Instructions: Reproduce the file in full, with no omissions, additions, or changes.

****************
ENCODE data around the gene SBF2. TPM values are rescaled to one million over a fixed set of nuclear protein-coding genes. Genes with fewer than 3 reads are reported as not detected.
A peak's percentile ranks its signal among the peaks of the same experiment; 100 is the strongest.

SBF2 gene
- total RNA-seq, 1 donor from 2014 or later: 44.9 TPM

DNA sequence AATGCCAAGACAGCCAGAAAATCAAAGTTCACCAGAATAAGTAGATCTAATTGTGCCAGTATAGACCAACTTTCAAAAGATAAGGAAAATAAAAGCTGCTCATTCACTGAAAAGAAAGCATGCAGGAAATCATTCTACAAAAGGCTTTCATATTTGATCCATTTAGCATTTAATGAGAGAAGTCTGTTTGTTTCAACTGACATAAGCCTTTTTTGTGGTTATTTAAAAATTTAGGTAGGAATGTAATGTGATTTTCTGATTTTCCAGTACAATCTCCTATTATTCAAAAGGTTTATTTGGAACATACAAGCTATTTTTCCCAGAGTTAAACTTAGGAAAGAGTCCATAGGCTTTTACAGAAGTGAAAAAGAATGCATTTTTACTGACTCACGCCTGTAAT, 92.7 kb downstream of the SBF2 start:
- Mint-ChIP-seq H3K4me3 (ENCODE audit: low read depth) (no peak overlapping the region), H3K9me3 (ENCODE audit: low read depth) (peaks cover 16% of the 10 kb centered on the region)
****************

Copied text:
ENCODE data around the gene SBF2. TPM values are rescaled to one million over a fixed set of nuclear protein-coding genes. Genes with fewer than 3 reads are reported as not detected.
A peak's percentile ranks its signal among the peaks of the same experiment; 100 is the strongest.

SBF2 gene
- total RNA-seq, 1 donor from 2014 or later: 44.9 TPM

DNA sequence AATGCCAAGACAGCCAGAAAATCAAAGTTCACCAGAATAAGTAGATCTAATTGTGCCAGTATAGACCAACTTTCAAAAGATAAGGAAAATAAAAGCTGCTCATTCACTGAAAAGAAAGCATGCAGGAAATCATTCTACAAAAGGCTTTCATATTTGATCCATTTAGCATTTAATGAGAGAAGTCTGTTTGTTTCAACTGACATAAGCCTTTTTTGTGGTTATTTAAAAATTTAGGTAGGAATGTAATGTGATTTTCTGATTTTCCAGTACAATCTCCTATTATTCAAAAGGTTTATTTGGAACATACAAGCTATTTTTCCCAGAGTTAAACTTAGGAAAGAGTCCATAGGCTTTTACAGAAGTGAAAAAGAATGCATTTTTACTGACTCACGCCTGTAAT, 92.7 kb downstream of the SBF2 start:
- Mint-ChIP-seq H3K4me3 (ENCODE audit: low read depth) (no peak overlapping the region), H3K9me3 (ENCODE audit: low read depth) (peaks cover 16% of the 10 kb centered on the region)